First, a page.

A basking shark, a passive filter-feeder, a gentle giant of the ocean is always observed with its mouth wide open. That makes people question if it ever closes its mouth or not. Or is it even able to do so? Let’s unveil the mystery.
Basking sharks have a blackish or gray-brown body color with a pale brown underside. Their bodies have crescent-shaped tails and pointy snouts. They have relatively small teeth but very huge gill slits. They have five-gill slits encircling their head, each holding thousands of gill rackets. They have dorsal as well as pectoral fins.
Can a Basking Shark Close its Mouth?
Yes, basking sharks can close their mouth whenever they want but it is not a common sight. Commonly, basking sharks move with their mouths wide open to filter prey and keep feeding themselves.
Does a Basking Shark Have Teeth?
Basking sharks do have teeth. Basking sharks are enormous in size, but their teeth are minute. The jaws of basking sharks have 1500 teeth varying in size from 5 to 6 mm. These teeth are placed in six rows of their top jaw and nine rows of their lower jaw, with approximately 100 teeth in each row.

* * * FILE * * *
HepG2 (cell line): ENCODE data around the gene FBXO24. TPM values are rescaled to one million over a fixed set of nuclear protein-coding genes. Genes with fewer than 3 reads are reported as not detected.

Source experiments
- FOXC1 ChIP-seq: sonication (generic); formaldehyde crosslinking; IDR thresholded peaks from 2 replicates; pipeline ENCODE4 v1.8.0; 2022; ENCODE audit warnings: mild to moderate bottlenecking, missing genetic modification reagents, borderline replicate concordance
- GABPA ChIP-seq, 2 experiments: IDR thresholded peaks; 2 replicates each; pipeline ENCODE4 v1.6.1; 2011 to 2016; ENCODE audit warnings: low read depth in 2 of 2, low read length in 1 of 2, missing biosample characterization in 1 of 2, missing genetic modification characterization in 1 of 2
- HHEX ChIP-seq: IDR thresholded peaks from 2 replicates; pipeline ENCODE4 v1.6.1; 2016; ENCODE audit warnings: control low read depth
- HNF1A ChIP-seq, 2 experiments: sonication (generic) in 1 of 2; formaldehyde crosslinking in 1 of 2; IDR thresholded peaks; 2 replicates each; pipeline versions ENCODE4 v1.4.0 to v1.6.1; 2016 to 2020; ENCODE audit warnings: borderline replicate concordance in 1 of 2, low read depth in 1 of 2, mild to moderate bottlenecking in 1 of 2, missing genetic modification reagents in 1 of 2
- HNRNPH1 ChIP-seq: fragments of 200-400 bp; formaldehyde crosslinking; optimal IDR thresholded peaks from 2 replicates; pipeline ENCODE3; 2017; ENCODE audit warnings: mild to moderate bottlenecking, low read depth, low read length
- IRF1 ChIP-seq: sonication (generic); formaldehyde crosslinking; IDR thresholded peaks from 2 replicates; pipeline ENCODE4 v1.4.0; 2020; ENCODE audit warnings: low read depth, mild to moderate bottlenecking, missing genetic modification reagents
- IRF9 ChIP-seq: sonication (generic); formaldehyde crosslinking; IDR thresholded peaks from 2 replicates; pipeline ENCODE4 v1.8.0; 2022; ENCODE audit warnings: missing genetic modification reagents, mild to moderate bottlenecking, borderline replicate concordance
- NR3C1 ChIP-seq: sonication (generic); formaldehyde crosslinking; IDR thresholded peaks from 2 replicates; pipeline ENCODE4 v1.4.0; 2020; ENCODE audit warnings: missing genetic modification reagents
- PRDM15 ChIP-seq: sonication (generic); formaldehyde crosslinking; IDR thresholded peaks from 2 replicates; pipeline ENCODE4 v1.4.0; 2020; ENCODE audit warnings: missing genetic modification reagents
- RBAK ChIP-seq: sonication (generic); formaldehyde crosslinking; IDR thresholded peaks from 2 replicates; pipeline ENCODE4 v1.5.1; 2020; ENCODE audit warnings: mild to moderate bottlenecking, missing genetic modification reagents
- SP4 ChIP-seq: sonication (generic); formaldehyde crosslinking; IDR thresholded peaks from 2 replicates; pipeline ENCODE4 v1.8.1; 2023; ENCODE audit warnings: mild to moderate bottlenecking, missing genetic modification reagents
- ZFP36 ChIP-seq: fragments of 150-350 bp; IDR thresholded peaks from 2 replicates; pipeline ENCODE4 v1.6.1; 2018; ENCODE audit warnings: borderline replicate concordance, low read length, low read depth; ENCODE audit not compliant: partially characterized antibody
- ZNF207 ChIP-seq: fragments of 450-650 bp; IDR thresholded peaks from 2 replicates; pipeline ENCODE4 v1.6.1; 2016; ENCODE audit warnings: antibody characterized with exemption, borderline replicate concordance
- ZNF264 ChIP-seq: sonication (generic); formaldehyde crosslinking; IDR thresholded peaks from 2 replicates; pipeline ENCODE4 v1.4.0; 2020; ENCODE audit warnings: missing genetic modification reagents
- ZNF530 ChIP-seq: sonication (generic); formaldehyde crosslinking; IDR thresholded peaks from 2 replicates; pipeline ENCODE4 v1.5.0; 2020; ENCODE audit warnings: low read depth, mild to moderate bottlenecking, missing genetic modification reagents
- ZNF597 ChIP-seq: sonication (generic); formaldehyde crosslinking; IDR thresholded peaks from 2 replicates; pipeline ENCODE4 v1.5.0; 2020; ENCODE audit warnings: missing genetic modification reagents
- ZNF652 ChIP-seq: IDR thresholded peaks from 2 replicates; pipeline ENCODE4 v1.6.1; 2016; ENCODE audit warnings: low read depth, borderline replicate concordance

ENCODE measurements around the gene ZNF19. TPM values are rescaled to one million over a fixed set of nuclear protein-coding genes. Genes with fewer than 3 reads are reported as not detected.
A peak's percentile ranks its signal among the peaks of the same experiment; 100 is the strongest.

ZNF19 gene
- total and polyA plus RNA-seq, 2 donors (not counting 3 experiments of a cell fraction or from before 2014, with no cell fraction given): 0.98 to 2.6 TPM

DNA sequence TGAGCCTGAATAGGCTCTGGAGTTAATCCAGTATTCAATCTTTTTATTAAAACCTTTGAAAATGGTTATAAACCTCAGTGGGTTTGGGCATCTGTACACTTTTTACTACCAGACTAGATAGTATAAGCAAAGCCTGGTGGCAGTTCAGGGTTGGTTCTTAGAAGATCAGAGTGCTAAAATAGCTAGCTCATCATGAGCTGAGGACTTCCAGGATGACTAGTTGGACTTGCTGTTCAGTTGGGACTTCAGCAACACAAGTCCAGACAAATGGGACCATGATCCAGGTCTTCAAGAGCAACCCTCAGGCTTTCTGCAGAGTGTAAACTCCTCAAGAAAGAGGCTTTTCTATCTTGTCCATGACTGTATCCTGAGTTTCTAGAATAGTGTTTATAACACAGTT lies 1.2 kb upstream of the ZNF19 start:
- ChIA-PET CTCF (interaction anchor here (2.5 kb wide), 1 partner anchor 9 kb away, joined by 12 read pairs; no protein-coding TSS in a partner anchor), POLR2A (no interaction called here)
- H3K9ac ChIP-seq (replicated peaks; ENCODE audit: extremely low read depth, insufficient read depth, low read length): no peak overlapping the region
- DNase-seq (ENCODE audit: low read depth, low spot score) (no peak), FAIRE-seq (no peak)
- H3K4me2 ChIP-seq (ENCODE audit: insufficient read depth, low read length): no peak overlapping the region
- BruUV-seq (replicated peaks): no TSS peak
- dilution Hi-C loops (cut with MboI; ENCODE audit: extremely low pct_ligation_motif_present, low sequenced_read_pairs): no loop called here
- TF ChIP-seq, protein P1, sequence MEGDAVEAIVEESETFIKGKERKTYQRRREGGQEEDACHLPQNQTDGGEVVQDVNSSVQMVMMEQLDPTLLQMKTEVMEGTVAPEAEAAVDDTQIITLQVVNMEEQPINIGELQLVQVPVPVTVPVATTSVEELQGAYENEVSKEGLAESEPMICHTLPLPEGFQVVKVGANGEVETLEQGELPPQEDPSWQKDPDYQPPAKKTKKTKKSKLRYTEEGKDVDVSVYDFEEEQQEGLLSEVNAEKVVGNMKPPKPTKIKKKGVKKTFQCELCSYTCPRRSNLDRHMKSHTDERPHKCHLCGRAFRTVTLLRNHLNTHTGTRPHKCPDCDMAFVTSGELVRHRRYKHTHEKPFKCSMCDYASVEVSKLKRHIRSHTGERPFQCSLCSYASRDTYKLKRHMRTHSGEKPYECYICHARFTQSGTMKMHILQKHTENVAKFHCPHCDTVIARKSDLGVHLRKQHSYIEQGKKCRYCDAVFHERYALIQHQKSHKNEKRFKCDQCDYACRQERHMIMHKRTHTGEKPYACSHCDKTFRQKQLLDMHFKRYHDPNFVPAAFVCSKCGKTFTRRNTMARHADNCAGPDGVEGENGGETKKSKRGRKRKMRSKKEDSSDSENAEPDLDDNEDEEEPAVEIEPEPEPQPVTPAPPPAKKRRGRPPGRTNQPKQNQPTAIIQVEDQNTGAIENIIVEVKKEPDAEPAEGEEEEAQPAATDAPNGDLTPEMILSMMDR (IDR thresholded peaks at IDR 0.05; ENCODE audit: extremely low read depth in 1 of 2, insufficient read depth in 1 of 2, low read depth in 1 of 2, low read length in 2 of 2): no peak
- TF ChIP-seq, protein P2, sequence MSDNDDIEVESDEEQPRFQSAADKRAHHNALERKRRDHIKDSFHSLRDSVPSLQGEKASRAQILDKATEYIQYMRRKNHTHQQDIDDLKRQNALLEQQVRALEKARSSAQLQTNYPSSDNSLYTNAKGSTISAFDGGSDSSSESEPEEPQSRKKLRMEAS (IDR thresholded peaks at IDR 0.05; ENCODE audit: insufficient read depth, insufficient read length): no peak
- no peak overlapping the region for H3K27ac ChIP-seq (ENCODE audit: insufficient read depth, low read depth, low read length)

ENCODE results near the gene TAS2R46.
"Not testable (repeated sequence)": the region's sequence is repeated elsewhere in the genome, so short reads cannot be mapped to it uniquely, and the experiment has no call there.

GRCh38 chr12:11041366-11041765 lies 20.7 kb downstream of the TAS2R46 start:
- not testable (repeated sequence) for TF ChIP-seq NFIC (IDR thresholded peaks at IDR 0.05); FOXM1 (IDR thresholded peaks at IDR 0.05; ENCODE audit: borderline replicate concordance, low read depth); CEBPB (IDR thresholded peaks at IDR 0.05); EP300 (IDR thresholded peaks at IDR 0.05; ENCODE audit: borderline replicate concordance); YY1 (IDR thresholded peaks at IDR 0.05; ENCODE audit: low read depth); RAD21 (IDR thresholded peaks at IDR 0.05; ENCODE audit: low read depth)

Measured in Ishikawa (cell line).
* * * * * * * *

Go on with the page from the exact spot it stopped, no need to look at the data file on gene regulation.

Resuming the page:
Basking shark teeth are relatively small and conical in shape, and they are not used for feeding or chewing. However, these teeth are used during mating because they use them to grip their partner. Because they are filter feeders, they lack long and pointed incisors.
What Does a Basking Shark Eat?
Because basking sharks are filter feeders, they like to eat plankton, specifically zooplankton. They eat shrimp, small fish, animal larvae, and animal eggs among zooplankton. They occasionally eat small crustaceans and jellyfish.
How Does a Basking Shark Eat?
Because basking sharks are poor swimmers, they engage in the obligate ram filter-feeding activity. They move through the oceans while keeping their mouths wide open and their special gill rakers then filter small plankton and crustaceans.
Yes, like most sharks, basking sharks follow the protocol of ram ventilation, and the water passing through their mouth, moves out of the gills, but before that, they extract the oxygen from the water – which allows them to breathe efficiently.
Basking sharks can close their mouth whenever they want, but they prefer to keep their mouth open for feeding and breathing purposes. They are filter-feeders so they keep filtering out the soft prey suited to their dietary habits and the water passing through their mouth helps them in breathing. They are truly remarkable specie and gentle giants of the ocean.